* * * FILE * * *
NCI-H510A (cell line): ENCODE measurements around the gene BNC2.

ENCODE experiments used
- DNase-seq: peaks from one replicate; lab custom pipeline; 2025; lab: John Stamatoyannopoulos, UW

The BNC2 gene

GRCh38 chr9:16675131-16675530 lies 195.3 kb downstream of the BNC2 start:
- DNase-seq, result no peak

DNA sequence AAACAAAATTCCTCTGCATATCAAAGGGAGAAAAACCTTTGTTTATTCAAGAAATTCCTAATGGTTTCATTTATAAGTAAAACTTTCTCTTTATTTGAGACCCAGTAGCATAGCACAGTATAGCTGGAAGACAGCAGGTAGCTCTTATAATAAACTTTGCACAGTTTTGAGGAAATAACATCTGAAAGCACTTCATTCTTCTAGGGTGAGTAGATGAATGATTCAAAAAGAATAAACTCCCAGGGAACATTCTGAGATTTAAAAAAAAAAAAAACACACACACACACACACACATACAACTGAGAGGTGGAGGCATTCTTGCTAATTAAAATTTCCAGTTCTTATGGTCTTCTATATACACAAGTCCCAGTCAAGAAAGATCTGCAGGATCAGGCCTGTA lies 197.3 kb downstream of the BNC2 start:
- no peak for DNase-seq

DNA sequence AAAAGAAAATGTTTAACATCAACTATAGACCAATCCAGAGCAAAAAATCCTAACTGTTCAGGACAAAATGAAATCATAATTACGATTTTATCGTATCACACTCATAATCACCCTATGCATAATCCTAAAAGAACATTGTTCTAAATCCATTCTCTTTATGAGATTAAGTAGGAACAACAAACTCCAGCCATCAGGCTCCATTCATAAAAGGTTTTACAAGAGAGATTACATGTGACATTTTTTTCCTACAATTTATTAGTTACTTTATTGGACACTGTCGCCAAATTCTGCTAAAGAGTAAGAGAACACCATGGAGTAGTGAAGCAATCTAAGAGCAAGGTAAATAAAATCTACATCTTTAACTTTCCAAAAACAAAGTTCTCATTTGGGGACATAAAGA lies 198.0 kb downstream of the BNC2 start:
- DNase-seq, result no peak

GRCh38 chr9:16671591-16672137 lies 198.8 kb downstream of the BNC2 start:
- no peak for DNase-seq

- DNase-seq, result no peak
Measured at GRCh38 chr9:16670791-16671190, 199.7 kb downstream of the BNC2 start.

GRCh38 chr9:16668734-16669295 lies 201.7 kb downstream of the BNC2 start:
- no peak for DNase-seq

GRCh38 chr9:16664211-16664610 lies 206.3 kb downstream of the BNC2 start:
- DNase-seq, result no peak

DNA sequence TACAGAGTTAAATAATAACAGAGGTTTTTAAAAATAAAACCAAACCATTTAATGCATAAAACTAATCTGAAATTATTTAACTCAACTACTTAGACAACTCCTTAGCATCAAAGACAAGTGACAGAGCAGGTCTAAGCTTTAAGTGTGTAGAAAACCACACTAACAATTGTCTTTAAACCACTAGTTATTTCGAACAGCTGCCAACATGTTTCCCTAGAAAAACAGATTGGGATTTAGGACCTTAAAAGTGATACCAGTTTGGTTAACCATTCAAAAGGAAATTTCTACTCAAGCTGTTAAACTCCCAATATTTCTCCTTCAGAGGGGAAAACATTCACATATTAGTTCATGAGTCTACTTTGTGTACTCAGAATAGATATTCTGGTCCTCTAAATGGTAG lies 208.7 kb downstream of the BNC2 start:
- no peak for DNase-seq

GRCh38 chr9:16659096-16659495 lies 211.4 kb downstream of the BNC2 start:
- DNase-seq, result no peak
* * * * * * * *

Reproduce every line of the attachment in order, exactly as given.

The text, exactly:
NCI-H510A (cell line): ENCODE measurements around the gene BNC2.

ENCODE experiments used
- DNase-seq: peaks from one replicate; lab custom pipeline; 2025; lab: John Stamatoyannopoulos, UW

The BNC2 gene

GRCh38 chr9:16675131-16675530 lies 195.3 kb downstream of the BNC2 start:
- DNase-seq, result no peak

DNA sequence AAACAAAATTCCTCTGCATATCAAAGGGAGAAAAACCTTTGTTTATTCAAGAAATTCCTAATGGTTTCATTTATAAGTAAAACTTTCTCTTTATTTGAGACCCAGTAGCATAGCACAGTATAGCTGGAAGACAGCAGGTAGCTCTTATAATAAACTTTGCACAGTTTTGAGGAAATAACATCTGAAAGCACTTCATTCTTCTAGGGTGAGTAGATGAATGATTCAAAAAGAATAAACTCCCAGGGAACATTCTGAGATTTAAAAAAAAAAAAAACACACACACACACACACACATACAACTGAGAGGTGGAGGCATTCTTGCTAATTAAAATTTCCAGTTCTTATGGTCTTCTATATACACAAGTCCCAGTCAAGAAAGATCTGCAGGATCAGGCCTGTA lies 197.3 kb downstream of the BNC2 start:
- no peak for DNase-seq

DNA sequence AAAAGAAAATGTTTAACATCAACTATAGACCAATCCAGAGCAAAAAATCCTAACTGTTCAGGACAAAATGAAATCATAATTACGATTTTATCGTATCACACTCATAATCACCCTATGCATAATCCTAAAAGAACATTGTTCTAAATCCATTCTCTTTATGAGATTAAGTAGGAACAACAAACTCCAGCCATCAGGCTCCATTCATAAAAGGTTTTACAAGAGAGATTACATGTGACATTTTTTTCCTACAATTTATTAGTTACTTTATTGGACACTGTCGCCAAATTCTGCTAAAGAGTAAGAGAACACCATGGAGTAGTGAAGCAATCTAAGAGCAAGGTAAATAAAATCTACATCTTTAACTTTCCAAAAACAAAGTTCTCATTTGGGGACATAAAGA lies 198.0 kb downstream of the BNC2 start:
- DNase-seq, result no peak

GRCh38 chr9:16671591-16672137 lies 198.8 kb downstream of the BNC2 start:
- no peak for DNase-seq

- DNase-seq, result no peak
Measured at GRCh38 chr9:16670791-16671190, 199.7 kb downstream of the BNC2 start.

GRCh38 chr9:16668734-16669295 lies 201.7 kb downstream of the BNC2 start:
- no peak for DNase-seq

GRCh38 chr9:16664211-16664610 lies 206.3 kb downstream of the BNC2 start:
- DNase-seq, result no peak

DNA sequence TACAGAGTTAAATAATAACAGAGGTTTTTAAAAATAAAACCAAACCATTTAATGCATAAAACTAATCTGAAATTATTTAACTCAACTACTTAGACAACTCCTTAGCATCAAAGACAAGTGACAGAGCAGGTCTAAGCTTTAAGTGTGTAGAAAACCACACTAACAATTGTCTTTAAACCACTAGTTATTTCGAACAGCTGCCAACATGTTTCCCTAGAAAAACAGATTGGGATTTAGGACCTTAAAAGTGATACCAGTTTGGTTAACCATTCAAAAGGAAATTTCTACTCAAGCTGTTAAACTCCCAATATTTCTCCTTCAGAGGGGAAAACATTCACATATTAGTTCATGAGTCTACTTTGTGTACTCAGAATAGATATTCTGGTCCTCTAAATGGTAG lies 208.7 kb downstream of the BNC2 start:
- no peak for DNase-seq

GRCh38 chr9:16659096-16659495 lies 211.4 kb downstream of the BNC2 start:
- DNase-seq, result no peak